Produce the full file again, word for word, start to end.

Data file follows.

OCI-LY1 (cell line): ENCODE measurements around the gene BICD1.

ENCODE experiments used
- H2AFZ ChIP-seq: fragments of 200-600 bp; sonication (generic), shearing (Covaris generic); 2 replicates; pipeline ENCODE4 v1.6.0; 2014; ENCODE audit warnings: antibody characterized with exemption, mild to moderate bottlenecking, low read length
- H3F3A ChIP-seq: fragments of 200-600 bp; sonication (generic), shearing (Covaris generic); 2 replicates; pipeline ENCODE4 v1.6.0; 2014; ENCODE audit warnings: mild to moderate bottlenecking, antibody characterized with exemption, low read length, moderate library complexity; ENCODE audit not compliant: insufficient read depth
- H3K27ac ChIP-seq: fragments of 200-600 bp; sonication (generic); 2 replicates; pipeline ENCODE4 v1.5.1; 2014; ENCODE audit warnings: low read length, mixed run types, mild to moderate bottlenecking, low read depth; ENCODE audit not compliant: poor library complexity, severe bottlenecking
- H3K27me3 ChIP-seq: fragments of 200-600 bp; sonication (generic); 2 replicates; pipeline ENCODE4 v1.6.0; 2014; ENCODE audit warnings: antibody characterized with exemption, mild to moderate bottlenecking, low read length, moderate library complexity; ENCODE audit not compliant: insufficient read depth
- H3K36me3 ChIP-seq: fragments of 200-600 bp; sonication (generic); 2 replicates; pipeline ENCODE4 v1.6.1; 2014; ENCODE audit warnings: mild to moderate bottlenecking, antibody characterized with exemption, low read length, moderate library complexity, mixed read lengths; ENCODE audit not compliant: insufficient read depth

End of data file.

OCI-LY1 (cell line): ENCODE measurements around the gene BICD1.

ENCODE experiments used
- H2AFZ ChIP-seq: fragments of 200-600 bp; sonication (generic), shearing (Covaris generic); 2 replicates; pipeline ENCODE4 v1.6.0; 2014; ENCODE audit warnings: antibody characterized with exemption, mild to moderate bottlenecking, low read length
- H3F3A ChIP-seq: fragments of 200-600 bp; sonication (generic), shearing (Covaris generic); 2 replicates; pipeline ENCODE4 v1.6.0; 2014; ENCODE audit warnings: mild to moderate bottlenecking, antibody characterized with exemption, low read length, moderate library complexity; ENCODE audit not compliant: insufficient read depth
- H3K27ac ChIP-seq: fragments of 200-600 bp; sonication (generic); 2 replicates; pipeline ENCODE4 v1.5.1; 2014; ENCODE audit warnings: low read length, mixed run types, mild to moderate bottlenecking, low read depth; ENCODE audit not compliant: poor library complexity, severe bottlenecking
- H3K27me3 ChIP-seq: fragments of 200-600 bp; sonication (generic); 2 replicates; pipeline ENCODE4 v1.6.0; 2014; ENCODE audit warnings: antibody characterized with exemption, mild to moderate bottlenecking, low read length, moderate library complexity; ENCODE audit not compliant: insufficient read depth
- H3K36me3 ChIP-seq: fragments of 200-600 bp; sonication (generic); 2 replicates; pipeline ENCODE4 v1.6.1; 2014; ENCODE audit warnings: mild to moderate bottlenecking, antibody characterized with exemption, low read length, moderate library complexity, mixed read lengths; ENCODE audit not compliant: insufficient read depth